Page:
When deciding how to pin hunter classes, judges ask themselves, “Which of these horses would I most like to ride?” With rounds lasting only 90 to 120 seconds, there’s not much time to demonstrate that your horse is the answer to that question. From the moment you enter the ring to the moment you leave, your performance must exude ease and confidence. Communication between you and your horse should be nearly invisible. Nothing should distract the judge’s attention from his round. In fact, the best riders seem to melt into the scenery—all you notice is the horse. Exceptional hunter riders allow the horse’s expression to come through so every obstacle he meets is simple, forward and enjoyable to watch.
How do you produce a round like this? By making a fantastic first impression and demonstrating beautifully consistent rhythm from beginning to end as well as smooth turns and balanced takeoffs and landings. I’ll give you tips and exercises to practice at home to achieve these things. This month, I’ll discuss pace and give exercises on how to practice maintaining it to a jump and through a turn to a line. Next month, I’ll share an exercise on how to turn around a fence to jump another fence on a diagonal and another exercise to turn your head while jumping through a grid to improve your ability to look ahead.
Start the Way You Want to Finish
A winning round starts right from your opening canter and first jump. This is not a warm-up or a freebie jump—it counts. Canter the first fence as if you’ve already cantered four jumps. This sets a tone that you plan on doing this round smoothly and with confidence.
The most frequently used symbol on my judge’s card for the first jump in the Adult Amateur division is the notation I make for slow and close. Riders tend to be hesitant and underpaced. As a result, they end up too deep and/or weak to the first jump. This makes me think, “Do they even want to jump that?” If the feeling you’re presenting is, “I’m not sure I want to be out here right now,” then you shouldn’t expect a great score.
Some hesitation comes from nerves. For tips on combating them, see the sidebar, “Keep Your Cool,” below. Some of it is lack of experience. Perhaps the biggest difference between amateurs and professionals is that amateurs “wait until it’s time to go” whereas professionals “go until it’s time to wait.” Professionals are confident going forward to the jumps—even when they have not yet determined a takeoff spot. If you are already going forward and need a small stride increase to get to the jump correctly, it’s available to you. If you need to wait and give your horse an extra fraction of a second to settle the stride, that’s easy to do, too.
However, if you’re overly cautious and don’t go forward to the jump, you won’t have those options. You may see a distance late in the approach and try to attack it. Startled and thrown off balance by this sudden change, your horse will make a mediocre jumping effort and land on the other side disorganized. Worst-case scenario: You approach the jump cautiously and then see the need to slow down even more. At this point even the most athletic horses will struggle to do their job. Without impulsion, straightness and confidence, our kind partners find themselves digging out of holes our backward rides produce right in front of the jump. This can result in an awkward chip, a refusal or crash. Even if the jump isn’t a total failure, you still have created a drastic change in pace, which is a major fault in our sport because of these unsafe scenarios.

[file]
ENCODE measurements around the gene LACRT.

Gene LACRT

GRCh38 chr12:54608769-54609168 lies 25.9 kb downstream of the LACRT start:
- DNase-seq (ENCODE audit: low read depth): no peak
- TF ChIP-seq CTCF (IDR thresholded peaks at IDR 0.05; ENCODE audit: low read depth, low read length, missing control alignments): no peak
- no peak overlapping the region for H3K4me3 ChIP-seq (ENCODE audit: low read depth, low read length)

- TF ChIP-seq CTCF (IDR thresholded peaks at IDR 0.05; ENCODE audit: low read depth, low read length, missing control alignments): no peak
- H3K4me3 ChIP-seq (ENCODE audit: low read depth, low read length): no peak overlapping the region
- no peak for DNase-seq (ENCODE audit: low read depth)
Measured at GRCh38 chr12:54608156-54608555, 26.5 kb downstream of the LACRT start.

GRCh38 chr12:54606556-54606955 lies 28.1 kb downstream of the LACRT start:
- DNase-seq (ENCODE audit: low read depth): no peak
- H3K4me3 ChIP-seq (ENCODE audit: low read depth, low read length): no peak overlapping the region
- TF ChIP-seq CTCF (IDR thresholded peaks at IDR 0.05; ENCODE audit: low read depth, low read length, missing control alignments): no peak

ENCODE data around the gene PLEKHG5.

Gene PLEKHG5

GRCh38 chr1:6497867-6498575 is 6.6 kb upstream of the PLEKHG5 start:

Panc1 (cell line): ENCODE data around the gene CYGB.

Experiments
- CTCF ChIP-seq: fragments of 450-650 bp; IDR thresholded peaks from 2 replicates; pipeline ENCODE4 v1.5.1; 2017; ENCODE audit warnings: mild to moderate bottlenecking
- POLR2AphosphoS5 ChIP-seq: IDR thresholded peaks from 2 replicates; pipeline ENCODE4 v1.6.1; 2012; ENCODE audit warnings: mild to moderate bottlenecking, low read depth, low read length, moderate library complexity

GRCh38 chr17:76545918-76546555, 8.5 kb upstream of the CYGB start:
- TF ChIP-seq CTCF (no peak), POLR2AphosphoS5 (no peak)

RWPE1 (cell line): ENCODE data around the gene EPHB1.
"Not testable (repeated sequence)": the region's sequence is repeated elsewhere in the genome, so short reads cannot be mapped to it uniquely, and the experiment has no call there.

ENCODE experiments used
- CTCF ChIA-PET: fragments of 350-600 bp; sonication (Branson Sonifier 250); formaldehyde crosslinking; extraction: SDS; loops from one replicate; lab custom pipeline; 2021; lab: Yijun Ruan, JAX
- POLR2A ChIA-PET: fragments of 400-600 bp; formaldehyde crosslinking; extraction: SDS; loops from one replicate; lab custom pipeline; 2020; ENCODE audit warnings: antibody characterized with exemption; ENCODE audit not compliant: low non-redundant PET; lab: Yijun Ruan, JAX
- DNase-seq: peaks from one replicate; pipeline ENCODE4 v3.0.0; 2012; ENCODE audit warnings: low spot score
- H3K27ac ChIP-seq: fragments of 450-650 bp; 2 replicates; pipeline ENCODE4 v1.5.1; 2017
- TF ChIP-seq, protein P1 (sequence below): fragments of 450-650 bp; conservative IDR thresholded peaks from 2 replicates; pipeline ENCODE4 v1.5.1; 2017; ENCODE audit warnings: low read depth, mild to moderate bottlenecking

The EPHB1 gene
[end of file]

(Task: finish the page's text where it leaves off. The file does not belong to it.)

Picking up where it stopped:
Similar errors occur often on single fences with long approaches. For some riders, this is a Pandora’s box. Feeling as if they have too much time and need to be doing something, they get caught up in changing things—sometimes multiple times—whether they are looking for the perfect distance or trying to straighten their horses.
Riders showing in the 2-foot to 3-foot-6 hunter divisions merely need to arrive in the vicinity of a good takeoff spot to give their horses the opportunity to jump a fence well. They don’t need the same precision that riders jumping 4 or 5 feet need. Instead, they should focus on establishing the right rhythm, pace and track, and then relinquish control of the distance.
The following exercises will help you do that. You will need an adjustable horse who is willing to go calmly forward. (Although these exercises are designed primarily for riders jumping at or below 3-foot-6, they’re easy to modify for all levels.)
Homework: Pick up the Pace
Begin by practicing picking up more pace. Get comfortable with the concept of going forward until you see it’s time to do something else, whether that’s calmly and subtly asking your horse to wait or to increase his stride slightly without changing his rhythm. Here’s how:
Place a flowerbox or pole on the ground on a quarterline or on a long approach on a diagonal. The goal is to go from one end of the ring to the other end on a straight track, jumping the obstacle “out of stride”—maintaining the same forward, rhythmic canter the entire way, without making any changes.
As you enter the turn, look where you want to end up. Find something specific to focus on, like a leaf on a tree branch or a knot in the wood of the indoor wall. This is your focal point. The ground pole or flowerbox should just be a part of the straight path to your destination. You can glance at it briefly, but focus primarily on your point beyond the end of the arena. Your body will follow your eye and so will your horse. If he strays from the track, don’t take your eye off of your focal point. Keep looking at that point while using your legs, seat and hands to guide him back on track.
Coming through the turn, go forward. This not only improves your chances of jumping the flowerbox out of stride, but it also helps make your horse straighter. Imagine if you have a loose piece of string on a table in a serpentine-like shape. If I tell you to straighten it by pushing on either side of the string, it will take forever to get it straight. However, if you pull the two ends apart to lengthen the string, it’ll straighten right out. It is the same with your horse. The best way to straighten him is to lengthen him.
Once you’ve established that forward canter, stay on it. Tell yourself that this is no different from any other approach. I hear so many students ask, “What do I do when I don’t know what to do?” Trust that when you don’t see a distance to the pole or flowerbox—whether you’re 20 strides away or two strides away—you have taken care of your pace, rhythm and path. All you have to do is sit up and let the jump come to you. Whatever the outcome, it will be better than a last-minute change coming from panic.